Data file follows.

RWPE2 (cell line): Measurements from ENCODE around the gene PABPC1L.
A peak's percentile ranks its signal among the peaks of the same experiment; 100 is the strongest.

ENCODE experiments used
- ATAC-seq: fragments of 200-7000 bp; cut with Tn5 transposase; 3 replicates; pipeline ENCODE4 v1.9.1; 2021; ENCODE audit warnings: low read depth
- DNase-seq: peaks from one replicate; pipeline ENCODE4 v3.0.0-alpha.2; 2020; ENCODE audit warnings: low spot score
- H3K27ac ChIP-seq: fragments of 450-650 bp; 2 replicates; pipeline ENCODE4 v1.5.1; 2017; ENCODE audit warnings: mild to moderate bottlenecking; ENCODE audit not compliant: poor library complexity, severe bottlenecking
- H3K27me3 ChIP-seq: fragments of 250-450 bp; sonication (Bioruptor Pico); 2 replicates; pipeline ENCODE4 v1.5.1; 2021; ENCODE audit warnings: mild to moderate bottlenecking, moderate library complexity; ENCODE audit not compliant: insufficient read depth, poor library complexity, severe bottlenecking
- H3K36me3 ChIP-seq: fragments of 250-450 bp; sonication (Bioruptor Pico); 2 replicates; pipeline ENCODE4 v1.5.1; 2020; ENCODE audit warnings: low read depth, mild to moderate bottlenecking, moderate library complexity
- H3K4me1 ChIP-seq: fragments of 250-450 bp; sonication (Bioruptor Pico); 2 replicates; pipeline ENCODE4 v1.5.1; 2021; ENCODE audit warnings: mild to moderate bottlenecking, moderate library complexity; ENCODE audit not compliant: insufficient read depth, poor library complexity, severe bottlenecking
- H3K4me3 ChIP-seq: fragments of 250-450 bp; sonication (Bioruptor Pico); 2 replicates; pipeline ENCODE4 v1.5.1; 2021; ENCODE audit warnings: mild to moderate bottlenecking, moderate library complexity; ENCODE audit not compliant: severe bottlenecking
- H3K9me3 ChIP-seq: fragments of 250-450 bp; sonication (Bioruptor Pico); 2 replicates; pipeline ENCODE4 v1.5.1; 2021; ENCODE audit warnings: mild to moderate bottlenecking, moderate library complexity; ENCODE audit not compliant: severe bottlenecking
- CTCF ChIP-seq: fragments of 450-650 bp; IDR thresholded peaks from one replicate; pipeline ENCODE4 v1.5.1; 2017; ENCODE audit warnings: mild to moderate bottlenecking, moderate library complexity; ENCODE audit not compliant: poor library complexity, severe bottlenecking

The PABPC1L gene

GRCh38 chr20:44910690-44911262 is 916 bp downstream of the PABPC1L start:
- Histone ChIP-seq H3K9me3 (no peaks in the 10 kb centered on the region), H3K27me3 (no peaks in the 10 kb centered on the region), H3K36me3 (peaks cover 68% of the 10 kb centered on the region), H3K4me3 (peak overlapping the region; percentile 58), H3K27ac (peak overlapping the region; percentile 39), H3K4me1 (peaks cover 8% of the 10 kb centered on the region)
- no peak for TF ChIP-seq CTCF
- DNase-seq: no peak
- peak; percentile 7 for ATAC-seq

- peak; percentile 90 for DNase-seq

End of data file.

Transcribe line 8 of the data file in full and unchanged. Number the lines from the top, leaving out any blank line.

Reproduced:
- H3K36me3 ChIP-seq: fragments of 250-450 bp; sonication (Bioruptor Pico); 2 replicates; pipeline ENCODE4 v1.5.1; 2020; ENCODE audit warnings: low read depth, mild to moderate bottlenecking, moderate library complexity